5 Red Flags – “How to Hire A Contractor” Tips

Engel & Vokers
If there’s one quotation that sums up the purpose of our magazine it’s this: 
“If you think hiring a professional is expensive, wait until you hire an amateur.” (A firefighter named Red Adair first said that.)
That quote really resonates with a lot of Atlanta homeowners. Maybe even you! If you’ve ever been burned by a home improvement “professional” who promised the moon but delivered dust, you know how important it is to sniff out those amateurs early. 
So we turned to Jesse Morado, Executive Director of National Association of the Remodeling Industry (NARI) Atlanta, to help you be on the lookout for any red flags that might indicate the person you are thinking of hiring might be a dud. 
Here are his top five red flags: 
1. Minimal Years in Business—You want to be working with a company who has been in business at least five years. Research shows that most businesses fail in their first 5 years of business. You don’t want some amateur cutting their teeth on your home!
2. First Timer—You don’t want to hire a contractor to, for instance, build an addition unless they’ve done an addition before. Not a good idea to be the test project for an inexperienced contractor. Make sure they have constructed your type of project before. 
3. Short, Vague Contract—A solid contract should spell out a scope of work, identify specific materials and include a draw schedule. It should communicate how disputes, termination, changes, etc. are to be managed. There are also state required contract terms that your average office supply store template will not cover.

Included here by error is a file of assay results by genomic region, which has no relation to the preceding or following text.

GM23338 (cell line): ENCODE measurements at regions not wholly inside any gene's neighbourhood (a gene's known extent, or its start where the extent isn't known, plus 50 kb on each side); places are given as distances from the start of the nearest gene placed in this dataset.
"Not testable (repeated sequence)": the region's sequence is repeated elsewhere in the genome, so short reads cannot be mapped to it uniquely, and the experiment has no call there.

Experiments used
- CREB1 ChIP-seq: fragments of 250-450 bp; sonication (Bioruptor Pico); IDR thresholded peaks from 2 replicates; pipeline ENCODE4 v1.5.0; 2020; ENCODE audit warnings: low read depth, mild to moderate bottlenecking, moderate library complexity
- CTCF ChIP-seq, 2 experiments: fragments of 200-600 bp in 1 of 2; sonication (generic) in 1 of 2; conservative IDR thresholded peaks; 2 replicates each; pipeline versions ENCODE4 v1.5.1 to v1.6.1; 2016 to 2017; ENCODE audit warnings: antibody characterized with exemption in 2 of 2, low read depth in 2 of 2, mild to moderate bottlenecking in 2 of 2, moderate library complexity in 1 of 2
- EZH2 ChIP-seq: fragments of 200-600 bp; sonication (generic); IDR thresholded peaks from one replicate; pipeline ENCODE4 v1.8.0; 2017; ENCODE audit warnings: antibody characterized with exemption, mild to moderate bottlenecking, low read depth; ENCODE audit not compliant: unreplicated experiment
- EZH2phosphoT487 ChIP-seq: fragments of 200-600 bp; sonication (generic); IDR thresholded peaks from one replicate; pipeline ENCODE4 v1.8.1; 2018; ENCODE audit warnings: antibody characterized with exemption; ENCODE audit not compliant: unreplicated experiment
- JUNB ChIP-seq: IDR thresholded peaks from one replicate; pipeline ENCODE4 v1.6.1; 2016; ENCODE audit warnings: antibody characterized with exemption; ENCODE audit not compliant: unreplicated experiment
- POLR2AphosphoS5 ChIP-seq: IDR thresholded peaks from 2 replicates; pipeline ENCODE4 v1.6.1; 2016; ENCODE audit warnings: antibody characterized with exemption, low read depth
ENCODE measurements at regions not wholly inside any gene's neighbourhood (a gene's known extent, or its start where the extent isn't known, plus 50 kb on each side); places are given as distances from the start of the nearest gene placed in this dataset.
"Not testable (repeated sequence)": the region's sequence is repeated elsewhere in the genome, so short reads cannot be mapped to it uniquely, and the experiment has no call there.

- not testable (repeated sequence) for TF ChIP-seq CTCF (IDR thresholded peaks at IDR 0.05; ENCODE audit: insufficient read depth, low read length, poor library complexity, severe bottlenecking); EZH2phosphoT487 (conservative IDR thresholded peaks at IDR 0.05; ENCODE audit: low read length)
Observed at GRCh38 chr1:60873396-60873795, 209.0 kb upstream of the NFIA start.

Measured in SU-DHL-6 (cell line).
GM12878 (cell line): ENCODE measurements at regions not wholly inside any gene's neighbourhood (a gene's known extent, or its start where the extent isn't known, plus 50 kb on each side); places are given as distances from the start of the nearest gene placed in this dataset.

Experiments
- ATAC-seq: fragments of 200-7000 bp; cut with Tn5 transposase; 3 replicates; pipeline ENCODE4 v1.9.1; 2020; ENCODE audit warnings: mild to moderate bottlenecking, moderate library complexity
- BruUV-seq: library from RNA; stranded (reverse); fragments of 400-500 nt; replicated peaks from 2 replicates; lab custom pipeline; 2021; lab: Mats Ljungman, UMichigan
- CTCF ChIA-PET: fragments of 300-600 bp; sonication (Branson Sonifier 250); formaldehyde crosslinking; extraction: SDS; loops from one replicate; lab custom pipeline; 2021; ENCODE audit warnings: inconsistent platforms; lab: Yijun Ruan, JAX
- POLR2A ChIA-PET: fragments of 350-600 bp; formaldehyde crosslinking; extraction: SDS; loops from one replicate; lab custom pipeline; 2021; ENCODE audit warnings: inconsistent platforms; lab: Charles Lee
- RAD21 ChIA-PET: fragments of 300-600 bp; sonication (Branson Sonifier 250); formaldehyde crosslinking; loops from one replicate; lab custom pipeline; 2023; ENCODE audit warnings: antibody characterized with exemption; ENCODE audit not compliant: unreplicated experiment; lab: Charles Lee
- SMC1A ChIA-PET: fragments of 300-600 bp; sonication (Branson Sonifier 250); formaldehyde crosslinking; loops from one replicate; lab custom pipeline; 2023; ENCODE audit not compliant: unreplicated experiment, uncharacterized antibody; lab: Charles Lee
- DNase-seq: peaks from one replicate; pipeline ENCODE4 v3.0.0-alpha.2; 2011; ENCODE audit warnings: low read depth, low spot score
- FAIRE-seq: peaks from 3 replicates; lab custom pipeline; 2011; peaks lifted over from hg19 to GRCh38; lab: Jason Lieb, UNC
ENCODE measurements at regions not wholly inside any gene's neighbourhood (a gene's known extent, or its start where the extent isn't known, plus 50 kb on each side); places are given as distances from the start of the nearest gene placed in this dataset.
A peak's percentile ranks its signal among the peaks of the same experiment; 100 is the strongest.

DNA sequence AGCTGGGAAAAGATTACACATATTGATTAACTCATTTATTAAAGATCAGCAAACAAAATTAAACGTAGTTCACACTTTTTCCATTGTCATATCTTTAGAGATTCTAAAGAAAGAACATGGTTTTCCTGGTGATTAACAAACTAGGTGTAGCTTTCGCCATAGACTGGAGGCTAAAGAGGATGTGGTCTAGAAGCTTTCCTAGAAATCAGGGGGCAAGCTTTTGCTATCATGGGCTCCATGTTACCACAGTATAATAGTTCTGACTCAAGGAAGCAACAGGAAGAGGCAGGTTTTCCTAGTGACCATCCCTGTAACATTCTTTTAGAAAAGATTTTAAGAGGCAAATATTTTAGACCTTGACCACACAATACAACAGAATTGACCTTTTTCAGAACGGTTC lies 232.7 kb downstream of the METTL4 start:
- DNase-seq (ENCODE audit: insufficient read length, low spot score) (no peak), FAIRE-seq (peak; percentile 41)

4. Lack of License—If your contractor cannot produce the required contractor license, they cannot secure a building permit. If your contractor is a Georgia remodeler a state contractor’s license is required. (Specialty contractors such as painters and roofers are not required to be licensed.) A non-licensed contractor will usually ask the homeowner to pull the permits, or forego them altogether. Beware!
5. 30-50 Percent Upfront—Unless the project is very small, a request for a deposit of more than 10 percent should sound an alarm. I am amazed that in 2015 homeowners still continue to give contractors huge amounts of money up front.  If you insist on using someone who requires 30 percent or more upfront, at least use a credit card. This way, you can challenge the charge if the guy fails to deliver!
Unfortunately, there are a lot of under-qualified people out there ready and willing to take your money. It’s up to you to educate and arm yourself against being taken advantage of!
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